Education & Outreach

BTI’s Impact through Education and Outreach

Intern presents poster

BTI summer interns present posters and research talks after weeks of research mentored by BTI scientists.

The Boyce Thompson Institute (BTI) believes it’s crucial to have an informed and engaged public. Thus, outreach and education is a primary institute directive, with efforts to make plant science accessible for all audiences and to inspire and support new plant scientists.

BTI hosts professional development programs linking high school science teachers and students with BTI researchers in collaborative research projects. The institute also fosters research and educational experiences for undergraduate and graduate students and community members, along with summer internships for area high school students.

BTI prepares graduate students for multiple career paths through an initiative known as “T-training.” “Over the last ten years, the situation for graduate students has become more challenging,” says President David Stern, who developed the project. “Five out of six students don’t end up running a lab–they enter a different profession.” The T-training teaches grad students skills such as networking, tech transfer, and communication skills that can facilitate smoother transitions into nonacademic career paths.

T-training is just one part of a larger plant science directive known as the Decadal Vision, a report drawn up by Stern and other plant science thought-leaders that prioritizes key goals for the field. In addition to T-training, these goals include improving the knowledge and applications of plant genomes and plant-derived chemicals, and the ability to find answers in a torrent of data. “The goal is to raise awareness and create a pathway to implement these ideas,” says Stern.

BTI Education and Outreach Mission

BTI Education and Outreach aims to link students, teachers, and scientists in learning and teaching through inquiry and discovery in plant biology. We provide academic and career development opportunities to young people, teachers, and mentors. Environmental and agricultural sustainability are tied to the advancement and understanding of plant research and technology. We increase scientific literacy in these areas, while preparing the next generation of scientists.

Education & Outreach News

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BTI researchers share latest research at ag-genomics conference

The offices of data scientists at BTI emptied out earlier this month as a contingent of researchers flew to San Diego for the 25th annual Plant and Animal Genome Conference. Genomic researchers from around the world gathered at the meeting to network, consult with colleagues and hear the newest advances in genome sequencing technology and analysis. Many BTI scientists have attended for years and presented their work on agriculturally important plant and insect species. The conference occurred January 14-18. Bioinformatics researchers led by Associate Professor Lukas Mueller presented a workshop on their Sol Genomic Network (SGN) and Root Tubers & Banana (RTB) Databases, to demonstrate the newest genomic research tools that they have…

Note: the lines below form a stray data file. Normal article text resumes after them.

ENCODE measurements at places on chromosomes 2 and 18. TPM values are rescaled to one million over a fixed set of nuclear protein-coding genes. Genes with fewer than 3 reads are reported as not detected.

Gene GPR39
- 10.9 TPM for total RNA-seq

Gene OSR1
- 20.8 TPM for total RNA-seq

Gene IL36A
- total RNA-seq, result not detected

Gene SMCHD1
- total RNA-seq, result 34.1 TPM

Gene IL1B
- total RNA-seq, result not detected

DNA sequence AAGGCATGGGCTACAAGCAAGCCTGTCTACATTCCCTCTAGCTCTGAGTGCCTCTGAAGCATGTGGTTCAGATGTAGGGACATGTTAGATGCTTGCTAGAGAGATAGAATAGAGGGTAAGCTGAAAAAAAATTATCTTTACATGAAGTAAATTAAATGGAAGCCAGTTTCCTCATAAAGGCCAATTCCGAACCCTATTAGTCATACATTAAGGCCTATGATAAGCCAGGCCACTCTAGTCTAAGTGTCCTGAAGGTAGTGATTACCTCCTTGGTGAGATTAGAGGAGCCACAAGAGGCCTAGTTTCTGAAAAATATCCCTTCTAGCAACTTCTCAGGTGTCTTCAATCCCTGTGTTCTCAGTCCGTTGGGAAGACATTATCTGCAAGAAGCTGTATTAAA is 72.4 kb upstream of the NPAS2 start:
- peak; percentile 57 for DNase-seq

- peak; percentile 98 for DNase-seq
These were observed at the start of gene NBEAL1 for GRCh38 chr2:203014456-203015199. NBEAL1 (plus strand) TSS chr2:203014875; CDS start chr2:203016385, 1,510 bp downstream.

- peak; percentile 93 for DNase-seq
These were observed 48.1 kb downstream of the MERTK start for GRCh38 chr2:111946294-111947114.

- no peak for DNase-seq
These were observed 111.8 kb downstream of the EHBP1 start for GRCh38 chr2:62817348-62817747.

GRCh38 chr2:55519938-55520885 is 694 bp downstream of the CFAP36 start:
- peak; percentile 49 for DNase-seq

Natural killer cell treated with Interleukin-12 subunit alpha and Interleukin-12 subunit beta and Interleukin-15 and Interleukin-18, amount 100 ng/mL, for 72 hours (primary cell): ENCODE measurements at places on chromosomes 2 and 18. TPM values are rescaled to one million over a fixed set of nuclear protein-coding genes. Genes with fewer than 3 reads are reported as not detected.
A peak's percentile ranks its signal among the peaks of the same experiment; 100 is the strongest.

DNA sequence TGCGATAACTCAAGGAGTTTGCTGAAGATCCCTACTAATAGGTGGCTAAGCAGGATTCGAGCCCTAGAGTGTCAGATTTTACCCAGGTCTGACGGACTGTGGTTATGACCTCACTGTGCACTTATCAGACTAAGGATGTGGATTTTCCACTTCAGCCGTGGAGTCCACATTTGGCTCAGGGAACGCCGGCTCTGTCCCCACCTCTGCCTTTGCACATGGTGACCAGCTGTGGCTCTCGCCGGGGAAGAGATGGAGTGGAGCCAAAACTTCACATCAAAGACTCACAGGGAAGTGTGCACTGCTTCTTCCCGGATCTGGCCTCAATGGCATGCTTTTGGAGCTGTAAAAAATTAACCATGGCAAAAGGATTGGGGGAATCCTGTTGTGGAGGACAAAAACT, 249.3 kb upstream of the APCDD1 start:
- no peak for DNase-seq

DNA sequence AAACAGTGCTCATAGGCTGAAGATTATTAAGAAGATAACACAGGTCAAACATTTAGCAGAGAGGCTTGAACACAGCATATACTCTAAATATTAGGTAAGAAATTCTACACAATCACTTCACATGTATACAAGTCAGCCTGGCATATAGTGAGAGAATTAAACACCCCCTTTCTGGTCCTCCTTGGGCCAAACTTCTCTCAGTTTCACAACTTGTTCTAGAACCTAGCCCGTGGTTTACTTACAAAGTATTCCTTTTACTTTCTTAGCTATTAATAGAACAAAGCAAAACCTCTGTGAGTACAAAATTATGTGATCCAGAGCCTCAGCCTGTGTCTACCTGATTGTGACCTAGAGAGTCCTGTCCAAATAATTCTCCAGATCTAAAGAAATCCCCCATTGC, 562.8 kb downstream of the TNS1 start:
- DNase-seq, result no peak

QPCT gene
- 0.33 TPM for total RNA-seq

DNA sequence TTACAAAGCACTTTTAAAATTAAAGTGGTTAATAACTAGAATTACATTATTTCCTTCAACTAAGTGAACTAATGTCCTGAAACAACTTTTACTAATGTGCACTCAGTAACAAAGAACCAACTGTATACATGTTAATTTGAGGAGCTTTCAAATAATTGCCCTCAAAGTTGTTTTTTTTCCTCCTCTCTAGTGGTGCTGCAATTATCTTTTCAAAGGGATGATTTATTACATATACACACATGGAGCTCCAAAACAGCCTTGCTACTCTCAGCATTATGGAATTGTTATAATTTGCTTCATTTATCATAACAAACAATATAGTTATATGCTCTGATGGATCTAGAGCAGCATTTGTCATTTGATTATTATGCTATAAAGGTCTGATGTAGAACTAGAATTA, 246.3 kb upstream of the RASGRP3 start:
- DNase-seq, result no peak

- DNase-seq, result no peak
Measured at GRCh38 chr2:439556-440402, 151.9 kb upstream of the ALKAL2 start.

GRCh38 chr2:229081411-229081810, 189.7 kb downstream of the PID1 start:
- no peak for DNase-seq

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Cilia receives Presidential Early Career Award

Michelle Cilia has been selected to receive a Presidential Early Career Award for Scientists and Engineers (PECASE), which recognizes outstanding, government-funded scientists who show great potential for becoming leaders in their field and for expanding the frontiers of scientific knowledge. Cilia is a Research Molecular Biologist at the USDA Agricultural Research Service, an Assistant Professor at the Boyce Thompson Institute (BTI), and holds an adjunct appointment in the School of Integrative Plant Science (SIPS) at Cornell University. Her research team conducts transformative work to understand how insects spread plant viruses and bacteria, and is applying this research toward a solution to citrus greening disease. She is one of 102…

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Citrus-growing regions face different pressures

Citrus growers are uniting to save their groves from citrus greening disease and to fund research into solutions, but growers in California face different challenges than those in Florida, report BTI and USDA researchers. John Ramsey, a USDA Agricultural Research Service (ARS) postdoctoral associate in the Cilia lab   and Surya Saha, a senior bioinformatics analyst in the Mueller lab, recently returned from presenting their work at major citrus greening conferences. In California, where citrus greening disease has only been detected to a few backyard trees, growers are desperate for accurate, cost-effective early detection methods. But in Florida, where every grove is heavily infected, the industry is open to all kinds of solutions,…

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‘New Visions’ of food security from Cassandra Proctor

BTI intern Cassandra Proctor has developed a self-described “obsession” with food security. The first-year plant science major at Cornell University developed a newfound fascination with plants through her internship in the lab of BTI Professor Maria Harrison her senior year of high school. That interest deepened through her involvement with Global Youth Institute and during a summer spent in the Philippines working at the International Rice Research Institute. Now, she’s excited about improving access to affordable, nutritious food, whether that means working for better, more sustainable crops as a plant scientist, or working outside the lab in the realm of policy and outreach. Food security touches so many other issues, said Proctor,…

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